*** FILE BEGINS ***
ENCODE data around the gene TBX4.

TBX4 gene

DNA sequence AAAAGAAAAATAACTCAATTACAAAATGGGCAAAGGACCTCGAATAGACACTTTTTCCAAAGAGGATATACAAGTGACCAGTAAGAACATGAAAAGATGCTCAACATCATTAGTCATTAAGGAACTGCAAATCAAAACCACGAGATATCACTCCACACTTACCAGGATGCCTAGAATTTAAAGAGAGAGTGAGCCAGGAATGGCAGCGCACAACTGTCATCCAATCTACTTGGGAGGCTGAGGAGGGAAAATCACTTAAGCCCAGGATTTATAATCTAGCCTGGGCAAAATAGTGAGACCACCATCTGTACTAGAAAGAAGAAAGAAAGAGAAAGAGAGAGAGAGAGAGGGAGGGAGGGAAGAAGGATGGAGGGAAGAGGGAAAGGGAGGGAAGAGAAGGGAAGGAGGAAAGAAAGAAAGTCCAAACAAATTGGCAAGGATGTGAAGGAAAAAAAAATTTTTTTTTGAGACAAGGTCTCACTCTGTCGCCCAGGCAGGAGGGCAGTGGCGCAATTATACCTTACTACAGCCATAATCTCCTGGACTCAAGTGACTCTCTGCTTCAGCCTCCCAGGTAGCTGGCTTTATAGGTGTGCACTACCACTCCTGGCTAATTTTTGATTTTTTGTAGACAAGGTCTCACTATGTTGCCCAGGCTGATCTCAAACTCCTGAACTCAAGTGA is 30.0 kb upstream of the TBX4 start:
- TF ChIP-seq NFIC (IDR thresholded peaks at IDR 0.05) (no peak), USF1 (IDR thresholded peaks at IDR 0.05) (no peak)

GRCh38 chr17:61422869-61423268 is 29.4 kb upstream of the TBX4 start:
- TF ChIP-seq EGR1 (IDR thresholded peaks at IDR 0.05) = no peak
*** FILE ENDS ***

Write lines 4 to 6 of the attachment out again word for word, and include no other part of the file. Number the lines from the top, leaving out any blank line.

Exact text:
- TF ChIP-seq NFIC (IDR thresholded peaks at IDR 0.05) (no peak), USF1 (IDR thresholded peaks at IDR 0.05) (no peak)

GRCh38 chr17:61422869-61423268 is 29.4 kb upstream of the TBX4 start:
- TF ChIP-seq EGR1 (IDR thresholded peaks at IDR 0.05) = no peak